Wells Fargo reaches $1 billion settlement with shareholders over recovery from scandals

The bank will pay the sum to shareholders who accused it of misleading them about its efforts to address problems related to sales practices, fake accounts, and auto insurance.

Wells Fargo reaches $1 billion settlement with shareholders over recovery from scandals

Wells Fargo & Co. has agreed to pay $1 Billion to settle a lawsuit alleging that it defrauded shareholders about the progress of its recovery from a number of scandals involving its treatment of its customers.

The preliminary settlement for the proposed class action has been filed with the Manhattan federal court late Monday night. It requires the approval of a judge. Court papers reveal that the dollar amount was proposed by a mediator.

Wells Fargo has been operating under consent orders since 2018 from the Federal Reserve, two other financial regulators and two others. These orders required that WFC improve governance and overseeing.

The Fed also imposes an asset limit on the fourth-largest US Bank, which could hinder its ability to compete against larger rivals JPMorgan Chase & Co. (JPM), Bank of America Corp. (BAC) or Citigroup Inc. (C).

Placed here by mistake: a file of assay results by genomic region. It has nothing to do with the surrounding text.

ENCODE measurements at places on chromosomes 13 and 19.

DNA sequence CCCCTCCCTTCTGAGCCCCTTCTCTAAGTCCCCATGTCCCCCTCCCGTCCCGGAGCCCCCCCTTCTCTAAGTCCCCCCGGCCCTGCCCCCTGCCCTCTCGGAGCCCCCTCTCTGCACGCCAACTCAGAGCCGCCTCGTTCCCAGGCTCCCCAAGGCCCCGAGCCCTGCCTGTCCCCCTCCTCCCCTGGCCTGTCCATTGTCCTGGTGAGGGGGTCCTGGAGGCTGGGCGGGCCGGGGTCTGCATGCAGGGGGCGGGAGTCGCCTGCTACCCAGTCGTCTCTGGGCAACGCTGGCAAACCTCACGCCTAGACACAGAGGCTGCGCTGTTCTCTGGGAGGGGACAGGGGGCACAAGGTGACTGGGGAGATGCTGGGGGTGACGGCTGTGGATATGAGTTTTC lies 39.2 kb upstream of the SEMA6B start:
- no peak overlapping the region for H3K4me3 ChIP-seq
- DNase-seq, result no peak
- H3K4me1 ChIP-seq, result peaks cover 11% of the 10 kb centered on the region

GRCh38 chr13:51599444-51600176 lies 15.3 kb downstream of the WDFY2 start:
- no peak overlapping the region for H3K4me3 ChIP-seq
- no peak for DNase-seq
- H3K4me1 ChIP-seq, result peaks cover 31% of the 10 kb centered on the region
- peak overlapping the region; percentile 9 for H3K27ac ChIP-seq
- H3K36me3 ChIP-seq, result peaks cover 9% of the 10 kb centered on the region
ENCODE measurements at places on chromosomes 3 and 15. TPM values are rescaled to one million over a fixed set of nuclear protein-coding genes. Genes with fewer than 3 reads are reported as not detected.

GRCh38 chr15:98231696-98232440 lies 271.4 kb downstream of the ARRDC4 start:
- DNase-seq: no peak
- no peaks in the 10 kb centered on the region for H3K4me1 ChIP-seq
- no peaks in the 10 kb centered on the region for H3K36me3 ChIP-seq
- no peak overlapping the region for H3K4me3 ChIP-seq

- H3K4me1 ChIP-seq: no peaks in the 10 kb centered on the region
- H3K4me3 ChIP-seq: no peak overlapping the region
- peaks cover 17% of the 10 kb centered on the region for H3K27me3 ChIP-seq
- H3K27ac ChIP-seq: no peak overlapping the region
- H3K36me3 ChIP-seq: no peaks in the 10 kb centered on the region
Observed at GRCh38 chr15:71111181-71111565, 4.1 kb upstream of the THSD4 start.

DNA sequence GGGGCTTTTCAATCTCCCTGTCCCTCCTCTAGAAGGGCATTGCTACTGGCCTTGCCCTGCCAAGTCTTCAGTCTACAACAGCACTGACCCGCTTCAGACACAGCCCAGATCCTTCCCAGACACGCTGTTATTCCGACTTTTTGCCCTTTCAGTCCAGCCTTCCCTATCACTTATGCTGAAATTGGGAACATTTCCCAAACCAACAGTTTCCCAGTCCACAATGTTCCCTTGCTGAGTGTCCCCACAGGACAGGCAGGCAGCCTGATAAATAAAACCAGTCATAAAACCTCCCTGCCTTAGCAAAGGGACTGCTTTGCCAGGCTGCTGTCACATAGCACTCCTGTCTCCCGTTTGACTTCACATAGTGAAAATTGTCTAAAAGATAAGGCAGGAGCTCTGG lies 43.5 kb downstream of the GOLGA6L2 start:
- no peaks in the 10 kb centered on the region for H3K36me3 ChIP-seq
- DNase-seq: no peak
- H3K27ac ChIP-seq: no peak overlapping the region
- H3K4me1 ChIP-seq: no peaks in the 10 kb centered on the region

Wells Fargo's shareholders accused the bank of exaggerating how well it was following the orders. The market value of the bank fell by $54 billion in the two years that ended March 2020, as these shortcomings were revealed.

Wells Fargo has not responded to any requests for comments outside of business hours.

Court documents show that the San Francisco bank settled in order to avoid the cost and burden of litigation. The plaintiff's lawyers can ask for up to 19% from the settlement fund as legal fees.

Since 2016, Wells Fargo paid or set aside more than a billion dollars for regulatory investigations and litigation relating to its business practices.

It opened 3.5 million accounts with no customer consent and charged hundreds thousands of borrowers auto insurance that they didn't need.

Charlie Scharf, the Chief Executive of Wells Fargo and Henry Wells Bank founded in 171 years ago by Henry Wells & William Fargo, has admitted that repairing the bank's reputation has taken him longer than he anticipated when he assumed the position in 2019.

In his letter to shareholders dated March 3, he stated that 'when I arrived, there was no culture, no effective processes and no management oversight to correct weaknesses in a timely manner'. "Today, these issues are approached differently."

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